Summer Research Scholar Peiyu Yuan asks "What happened to the Rocky Mountain locust?"
Peiyu Yuan

We may be in the middle of an insect mass extinction. The Rocky Mountain locust (Melanplus spretus), was once dominant in the North American ecosystem. It was found in western Canada and the United States until the end of the 19th century. It occurred in incredible masses. One sighting in 1875, is believed to be the biggest aggregation of insects on record with 12 trillion individuals. However, in 1902, the last alighting of this species was recorded in southern Canada. Questions have been raised about both the causes for its extinction and the status of the locust. My project involved genomic comparison of related extant locust species, to those generated from museum data. In particular, I aimed to identify bioinformatic artefacts inherent to museum samples, which may provide direct comparisons between the two data sets.

Due to the low coverage of the museum samples of the extinct species and draft genome for the present-day samples, I filtered and optimize the quality of the samples by vcftools. However, under the visualization under Geneious Prime, there is many potential misalignments present in the museum samples due to the short fragment. Then I genotyped the museum sanguinipes and spretus individuals using samtools based on the bam filed offered at all the markers in the reference. To further improve the quality of samples, I calculated the informativenss of each single nucleotide polymorphisms and selected the most informative loci at various standard which was used for the phylogenies tree generation. The draft phylogenies tree was generated by the package “SNPRelate”, which illustrated that the museum samples are grouped together, indicating that the artifacts are driving the data.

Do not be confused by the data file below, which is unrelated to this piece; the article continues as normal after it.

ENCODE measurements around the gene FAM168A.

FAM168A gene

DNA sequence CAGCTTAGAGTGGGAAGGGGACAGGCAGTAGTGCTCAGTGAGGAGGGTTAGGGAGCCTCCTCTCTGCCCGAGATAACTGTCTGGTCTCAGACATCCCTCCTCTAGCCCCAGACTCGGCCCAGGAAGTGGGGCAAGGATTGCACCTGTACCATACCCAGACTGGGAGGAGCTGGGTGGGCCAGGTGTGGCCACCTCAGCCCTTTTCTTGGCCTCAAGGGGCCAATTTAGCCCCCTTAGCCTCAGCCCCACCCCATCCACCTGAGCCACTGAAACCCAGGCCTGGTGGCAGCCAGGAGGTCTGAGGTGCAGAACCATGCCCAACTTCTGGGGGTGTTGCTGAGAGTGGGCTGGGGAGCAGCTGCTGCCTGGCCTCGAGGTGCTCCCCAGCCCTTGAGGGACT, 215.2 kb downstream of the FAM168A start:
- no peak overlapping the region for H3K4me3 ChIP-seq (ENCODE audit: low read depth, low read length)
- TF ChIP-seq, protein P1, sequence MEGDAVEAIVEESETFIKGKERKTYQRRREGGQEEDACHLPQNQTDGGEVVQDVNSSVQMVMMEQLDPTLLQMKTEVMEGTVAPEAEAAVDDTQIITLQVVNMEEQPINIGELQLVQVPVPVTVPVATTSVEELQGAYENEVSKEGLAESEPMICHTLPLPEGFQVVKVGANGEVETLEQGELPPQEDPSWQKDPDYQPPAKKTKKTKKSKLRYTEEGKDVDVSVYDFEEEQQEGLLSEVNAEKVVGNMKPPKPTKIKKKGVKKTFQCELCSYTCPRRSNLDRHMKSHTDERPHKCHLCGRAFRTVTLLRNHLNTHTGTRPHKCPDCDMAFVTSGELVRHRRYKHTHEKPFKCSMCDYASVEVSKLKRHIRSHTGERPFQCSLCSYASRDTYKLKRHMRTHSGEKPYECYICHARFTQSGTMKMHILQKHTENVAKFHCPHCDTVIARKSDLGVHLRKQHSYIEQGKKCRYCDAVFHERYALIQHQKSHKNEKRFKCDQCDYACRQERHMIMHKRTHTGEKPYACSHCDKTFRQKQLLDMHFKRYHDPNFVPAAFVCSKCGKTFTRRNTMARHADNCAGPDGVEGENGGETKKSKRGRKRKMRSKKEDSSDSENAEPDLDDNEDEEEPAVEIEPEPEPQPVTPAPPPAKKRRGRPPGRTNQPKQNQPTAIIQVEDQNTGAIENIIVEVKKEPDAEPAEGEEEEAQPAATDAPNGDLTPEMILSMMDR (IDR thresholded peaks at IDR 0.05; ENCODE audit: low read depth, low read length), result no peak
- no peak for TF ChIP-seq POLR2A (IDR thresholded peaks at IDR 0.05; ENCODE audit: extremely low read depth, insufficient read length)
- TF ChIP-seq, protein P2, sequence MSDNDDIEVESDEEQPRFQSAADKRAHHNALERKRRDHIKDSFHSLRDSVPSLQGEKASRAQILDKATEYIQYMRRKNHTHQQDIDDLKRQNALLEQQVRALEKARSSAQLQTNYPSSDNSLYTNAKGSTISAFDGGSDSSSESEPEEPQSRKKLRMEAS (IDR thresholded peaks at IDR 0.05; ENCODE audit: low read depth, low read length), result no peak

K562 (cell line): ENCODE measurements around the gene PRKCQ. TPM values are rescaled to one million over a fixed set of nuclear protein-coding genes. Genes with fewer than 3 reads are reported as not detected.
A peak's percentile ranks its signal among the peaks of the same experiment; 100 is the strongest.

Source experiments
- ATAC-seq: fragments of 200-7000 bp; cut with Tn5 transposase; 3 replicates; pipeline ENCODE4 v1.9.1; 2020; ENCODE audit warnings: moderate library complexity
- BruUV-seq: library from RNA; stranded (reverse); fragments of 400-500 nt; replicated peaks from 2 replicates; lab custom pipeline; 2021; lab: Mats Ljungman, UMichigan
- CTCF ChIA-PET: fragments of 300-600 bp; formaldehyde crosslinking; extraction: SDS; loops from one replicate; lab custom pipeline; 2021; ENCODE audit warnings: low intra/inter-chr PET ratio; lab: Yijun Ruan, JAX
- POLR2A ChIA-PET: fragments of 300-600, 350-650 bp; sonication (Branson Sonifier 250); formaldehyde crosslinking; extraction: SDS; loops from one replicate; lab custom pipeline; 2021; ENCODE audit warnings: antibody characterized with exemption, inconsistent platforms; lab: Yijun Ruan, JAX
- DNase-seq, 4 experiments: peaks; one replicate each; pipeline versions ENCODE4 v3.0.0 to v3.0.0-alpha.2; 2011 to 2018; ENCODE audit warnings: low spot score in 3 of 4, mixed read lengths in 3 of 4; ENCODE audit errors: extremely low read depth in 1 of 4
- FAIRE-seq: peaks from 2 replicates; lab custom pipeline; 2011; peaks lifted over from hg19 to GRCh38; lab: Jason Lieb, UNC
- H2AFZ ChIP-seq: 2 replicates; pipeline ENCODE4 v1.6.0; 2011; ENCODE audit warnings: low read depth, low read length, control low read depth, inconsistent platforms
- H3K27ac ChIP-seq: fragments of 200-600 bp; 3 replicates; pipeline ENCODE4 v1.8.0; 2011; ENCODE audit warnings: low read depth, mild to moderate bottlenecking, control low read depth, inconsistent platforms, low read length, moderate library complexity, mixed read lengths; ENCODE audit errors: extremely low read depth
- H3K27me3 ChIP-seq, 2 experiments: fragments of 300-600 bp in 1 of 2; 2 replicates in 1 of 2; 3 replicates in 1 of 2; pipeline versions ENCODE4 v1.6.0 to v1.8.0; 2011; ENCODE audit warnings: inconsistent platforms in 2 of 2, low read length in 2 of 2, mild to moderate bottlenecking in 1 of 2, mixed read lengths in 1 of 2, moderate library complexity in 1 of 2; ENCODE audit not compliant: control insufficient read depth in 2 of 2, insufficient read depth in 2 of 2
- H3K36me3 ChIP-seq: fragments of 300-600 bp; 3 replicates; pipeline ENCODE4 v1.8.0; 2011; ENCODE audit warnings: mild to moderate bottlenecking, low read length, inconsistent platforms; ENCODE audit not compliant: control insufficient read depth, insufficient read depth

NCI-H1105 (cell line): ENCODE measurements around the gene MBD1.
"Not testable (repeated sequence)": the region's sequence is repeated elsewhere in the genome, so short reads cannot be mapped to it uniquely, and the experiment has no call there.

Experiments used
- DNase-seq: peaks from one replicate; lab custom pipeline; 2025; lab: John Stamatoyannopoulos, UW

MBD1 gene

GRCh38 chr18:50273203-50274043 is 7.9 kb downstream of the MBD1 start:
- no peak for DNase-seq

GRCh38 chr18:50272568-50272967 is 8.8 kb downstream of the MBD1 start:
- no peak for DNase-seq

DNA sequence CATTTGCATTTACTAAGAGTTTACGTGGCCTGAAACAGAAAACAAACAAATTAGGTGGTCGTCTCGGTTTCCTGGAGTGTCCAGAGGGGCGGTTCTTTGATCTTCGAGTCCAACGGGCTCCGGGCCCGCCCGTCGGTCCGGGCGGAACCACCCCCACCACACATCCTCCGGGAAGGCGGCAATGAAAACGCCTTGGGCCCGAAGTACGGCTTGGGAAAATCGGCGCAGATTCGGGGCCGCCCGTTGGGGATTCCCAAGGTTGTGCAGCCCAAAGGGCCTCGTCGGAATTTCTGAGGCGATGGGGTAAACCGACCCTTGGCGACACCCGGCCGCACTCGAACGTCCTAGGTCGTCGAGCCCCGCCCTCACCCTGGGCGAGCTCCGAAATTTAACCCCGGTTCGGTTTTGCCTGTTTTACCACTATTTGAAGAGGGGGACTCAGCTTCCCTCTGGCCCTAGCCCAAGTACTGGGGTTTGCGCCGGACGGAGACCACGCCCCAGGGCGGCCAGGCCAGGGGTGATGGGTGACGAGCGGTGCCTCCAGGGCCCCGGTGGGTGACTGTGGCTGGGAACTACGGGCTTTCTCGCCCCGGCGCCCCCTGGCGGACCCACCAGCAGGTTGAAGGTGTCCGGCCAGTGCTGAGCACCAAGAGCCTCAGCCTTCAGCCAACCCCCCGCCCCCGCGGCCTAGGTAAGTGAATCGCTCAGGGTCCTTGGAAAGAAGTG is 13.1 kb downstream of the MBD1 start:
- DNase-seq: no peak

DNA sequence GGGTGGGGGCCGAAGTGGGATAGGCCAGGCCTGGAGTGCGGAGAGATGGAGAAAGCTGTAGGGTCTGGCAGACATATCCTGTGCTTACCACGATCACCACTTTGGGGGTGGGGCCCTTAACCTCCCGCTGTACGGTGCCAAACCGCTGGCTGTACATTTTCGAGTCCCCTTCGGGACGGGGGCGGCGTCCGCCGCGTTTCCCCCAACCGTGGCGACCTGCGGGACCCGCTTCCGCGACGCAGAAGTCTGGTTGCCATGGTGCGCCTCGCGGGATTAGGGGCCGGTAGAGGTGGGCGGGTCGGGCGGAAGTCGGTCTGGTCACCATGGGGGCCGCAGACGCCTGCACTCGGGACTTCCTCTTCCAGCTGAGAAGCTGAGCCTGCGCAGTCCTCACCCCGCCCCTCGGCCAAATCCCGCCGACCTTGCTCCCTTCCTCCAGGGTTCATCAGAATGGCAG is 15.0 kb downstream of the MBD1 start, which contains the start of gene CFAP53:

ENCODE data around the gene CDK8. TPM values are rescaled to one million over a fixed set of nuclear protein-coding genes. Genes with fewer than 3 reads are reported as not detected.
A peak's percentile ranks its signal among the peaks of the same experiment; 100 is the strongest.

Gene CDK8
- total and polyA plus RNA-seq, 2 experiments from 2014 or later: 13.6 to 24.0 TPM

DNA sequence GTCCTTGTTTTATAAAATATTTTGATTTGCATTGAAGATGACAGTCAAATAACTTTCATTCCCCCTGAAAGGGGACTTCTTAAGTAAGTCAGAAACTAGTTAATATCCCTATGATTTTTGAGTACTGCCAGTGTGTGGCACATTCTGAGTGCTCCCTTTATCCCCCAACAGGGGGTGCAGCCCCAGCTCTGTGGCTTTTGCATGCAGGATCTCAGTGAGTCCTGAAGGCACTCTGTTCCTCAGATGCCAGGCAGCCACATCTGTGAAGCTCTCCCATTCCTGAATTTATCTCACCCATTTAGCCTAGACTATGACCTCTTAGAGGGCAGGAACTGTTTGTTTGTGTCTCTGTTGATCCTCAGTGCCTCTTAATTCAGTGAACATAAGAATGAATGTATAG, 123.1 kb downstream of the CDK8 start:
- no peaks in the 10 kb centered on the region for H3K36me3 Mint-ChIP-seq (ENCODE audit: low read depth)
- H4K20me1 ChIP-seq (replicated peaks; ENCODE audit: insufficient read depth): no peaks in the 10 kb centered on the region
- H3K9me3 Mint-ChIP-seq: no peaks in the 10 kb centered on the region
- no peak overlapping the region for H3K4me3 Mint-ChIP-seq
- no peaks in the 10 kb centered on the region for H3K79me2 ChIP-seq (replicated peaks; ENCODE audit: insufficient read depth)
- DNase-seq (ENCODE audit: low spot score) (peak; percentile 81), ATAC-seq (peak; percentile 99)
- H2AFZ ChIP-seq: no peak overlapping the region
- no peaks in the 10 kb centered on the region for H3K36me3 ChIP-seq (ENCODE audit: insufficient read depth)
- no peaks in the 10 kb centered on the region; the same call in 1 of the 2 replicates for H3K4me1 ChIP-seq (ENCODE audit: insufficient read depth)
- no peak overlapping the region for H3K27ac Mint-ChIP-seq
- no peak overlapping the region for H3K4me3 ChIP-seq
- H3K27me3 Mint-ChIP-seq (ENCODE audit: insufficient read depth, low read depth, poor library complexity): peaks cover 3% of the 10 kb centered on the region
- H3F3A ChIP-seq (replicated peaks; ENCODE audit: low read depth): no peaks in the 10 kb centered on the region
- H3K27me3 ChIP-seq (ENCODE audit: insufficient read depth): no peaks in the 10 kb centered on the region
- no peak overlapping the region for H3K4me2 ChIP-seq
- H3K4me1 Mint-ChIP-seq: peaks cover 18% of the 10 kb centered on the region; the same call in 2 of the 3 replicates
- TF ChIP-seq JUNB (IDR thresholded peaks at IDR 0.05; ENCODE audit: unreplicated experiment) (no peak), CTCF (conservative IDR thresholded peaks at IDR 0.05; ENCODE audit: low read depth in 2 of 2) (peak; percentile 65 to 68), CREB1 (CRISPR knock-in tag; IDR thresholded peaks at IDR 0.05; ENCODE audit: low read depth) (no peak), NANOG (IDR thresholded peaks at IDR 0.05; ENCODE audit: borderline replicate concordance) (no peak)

Apart from the finding of the research, I am grateful to Sasha’s suggestion and had an opportunity to attend the three-day SNPs in population- and phylo-genomics workshop in University of Canberra, which impressed me a lot about those excellent researchers in evolution field. I am immensely grateful to my supervisors, Sasha (Alexander) Mikheyev, who provided the patient guidance, encouragement during my research. I have been very lucky to have supervisors who cared so much about my work, and who responded to my questions so promptly, although I am extremely new in this area.

First published in the 2018/2019 edition of the Summer Scholars eportfolio. 

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